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Clare, Solicitor
Category: Law
Satisfied Customers: 34885
Experience:  I have been a solicitor in High Street Practice since 1985 with a wide general experience.
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My mother died in January and left a UK will. I could not face

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My mother died in January and left a UK will. I could not face dealing with her affairs for several months, but eventually applied and was granted probate in May. In the will she made me the executor, left all her jewellery to my cousin (which I have given her), and up to £5000 each for my nephews to be given to them on their wedding day. One is 15 and one is 23. They are the sons of my brother who dies several years ago, and have different mothers. She was clear about the amount, and she stipulated the wedding day thing only because she did not want the mothers of one of the boys taking it off him.
One of the witnesses to the will has recently received a letter from a solicitor. It says that they have been asked to investigate the will and ask him 13 questions. At the end it threatens that he may be summoned if he does not answer. He called the solicitor to ask who it is that has asked for it to be investigated and he would not say. The witness is happy to answer because he has nothing to hide. In fact I am sure that the will is fine and there are no grounds for dispute.
However, I am really angry about this. Neither of the boys bothered with my mum whilst she was alive, and since she has died one of the boys mums has been sending me 'anonymous' texts saying that my brother was 100% sure the other boy was not his. They also told me that my mum owned my brothers house. She did not. I believe they think there is more money somehow to be had, but there is not. She left £11,100 - of which they will be getting £10,000 between them. I also think they are somehow imagining they can get the other boy written out.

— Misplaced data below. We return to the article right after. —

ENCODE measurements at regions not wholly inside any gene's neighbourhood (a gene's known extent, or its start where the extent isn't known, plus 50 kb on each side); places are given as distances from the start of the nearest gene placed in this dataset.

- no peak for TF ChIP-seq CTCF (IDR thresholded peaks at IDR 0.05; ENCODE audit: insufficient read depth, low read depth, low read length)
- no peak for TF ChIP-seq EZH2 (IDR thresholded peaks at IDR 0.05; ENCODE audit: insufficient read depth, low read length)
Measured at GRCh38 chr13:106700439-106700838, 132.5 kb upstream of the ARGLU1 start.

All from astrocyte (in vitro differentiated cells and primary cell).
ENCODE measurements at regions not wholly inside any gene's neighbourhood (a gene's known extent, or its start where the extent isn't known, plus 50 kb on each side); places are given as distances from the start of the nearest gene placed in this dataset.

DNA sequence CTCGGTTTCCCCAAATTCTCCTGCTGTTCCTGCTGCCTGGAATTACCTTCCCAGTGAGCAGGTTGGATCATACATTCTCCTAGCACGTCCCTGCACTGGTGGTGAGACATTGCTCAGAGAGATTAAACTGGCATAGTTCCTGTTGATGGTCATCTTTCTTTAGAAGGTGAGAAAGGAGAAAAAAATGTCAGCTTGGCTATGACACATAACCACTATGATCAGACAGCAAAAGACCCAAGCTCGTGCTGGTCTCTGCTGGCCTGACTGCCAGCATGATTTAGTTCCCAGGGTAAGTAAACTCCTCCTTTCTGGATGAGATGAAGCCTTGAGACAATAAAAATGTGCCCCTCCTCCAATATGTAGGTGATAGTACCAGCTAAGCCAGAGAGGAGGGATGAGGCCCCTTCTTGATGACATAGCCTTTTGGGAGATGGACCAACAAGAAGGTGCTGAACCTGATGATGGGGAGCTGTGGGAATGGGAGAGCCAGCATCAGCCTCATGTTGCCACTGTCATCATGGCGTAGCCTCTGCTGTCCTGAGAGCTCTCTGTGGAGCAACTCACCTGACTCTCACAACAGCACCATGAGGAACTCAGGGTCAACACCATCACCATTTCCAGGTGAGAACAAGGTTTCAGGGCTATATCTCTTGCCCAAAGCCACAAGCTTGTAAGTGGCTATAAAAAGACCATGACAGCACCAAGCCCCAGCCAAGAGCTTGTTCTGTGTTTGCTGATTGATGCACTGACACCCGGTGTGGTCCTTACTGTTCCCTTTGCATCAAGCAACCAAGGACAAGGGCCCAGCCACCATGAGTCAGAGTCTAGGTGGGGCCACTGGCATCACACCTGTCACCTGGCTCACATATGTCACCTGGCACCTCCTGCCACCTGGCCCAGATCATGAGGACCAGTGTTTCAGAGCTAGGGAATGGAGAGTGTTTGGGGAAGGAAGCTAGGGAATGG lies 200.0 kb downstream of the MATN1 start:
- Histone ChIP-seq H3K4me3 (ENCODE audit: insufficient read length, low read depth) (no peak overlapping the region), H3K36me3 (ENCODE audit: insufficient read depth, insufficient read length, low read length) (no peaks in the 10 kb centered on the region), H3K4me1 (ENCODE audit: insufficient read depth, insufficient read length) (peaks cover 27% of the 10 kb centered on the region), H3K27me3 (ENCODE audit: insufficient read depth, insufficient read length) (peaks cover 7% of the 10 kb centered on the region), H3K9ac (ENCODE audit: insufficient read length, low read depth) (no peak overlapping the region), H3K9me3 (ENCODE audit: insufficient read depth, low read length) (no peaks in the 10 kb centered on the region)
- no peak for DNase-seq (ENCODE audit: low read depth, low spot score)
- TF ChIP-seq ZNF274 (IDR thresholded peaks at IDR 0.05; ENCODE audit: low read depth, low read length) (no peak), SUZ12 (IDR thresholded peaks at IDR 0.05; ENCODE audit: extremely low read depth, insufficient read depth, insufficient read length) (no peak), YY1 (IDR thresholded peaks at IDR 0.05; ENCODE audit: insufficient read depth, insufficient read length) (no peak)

I am so angry about this I intend now to write both boys out of my own will. I have several hundreds of pounds of assets and no children, so they have been fools to dispute this. So I have 3 questions:
1) is there any way I can make the solicitor tell me who has asked for the investigation?
2) if I end up instructing a solicitor can I use mums estate to pay for it and effectively eat into their own money?
3) I want to wash my hands of them as soon as possible so intend to give them the money as soon as I can, rather than meet my mums wishes. But how can I find out if the investigation is finished when they have not informed me it has started? is it safe to pay out 6 months from the date of probate or could I end up giving the, disputed money?
Thank you for your question.
My name is Clare
I will do my best to help you but I need some further information first.
Have you actually received any contact from a solicitor or anyone regarding this?
Customer: replied 3 years ago.

Thank you Clare. No, I have not heard from a solicitor myself. The letter was written to one of the witnesses (not both). I have seen the letter.

Just to check - which part of the Uk are you in?
Customer: replied 3 years ago.


How close are you to administering the estate?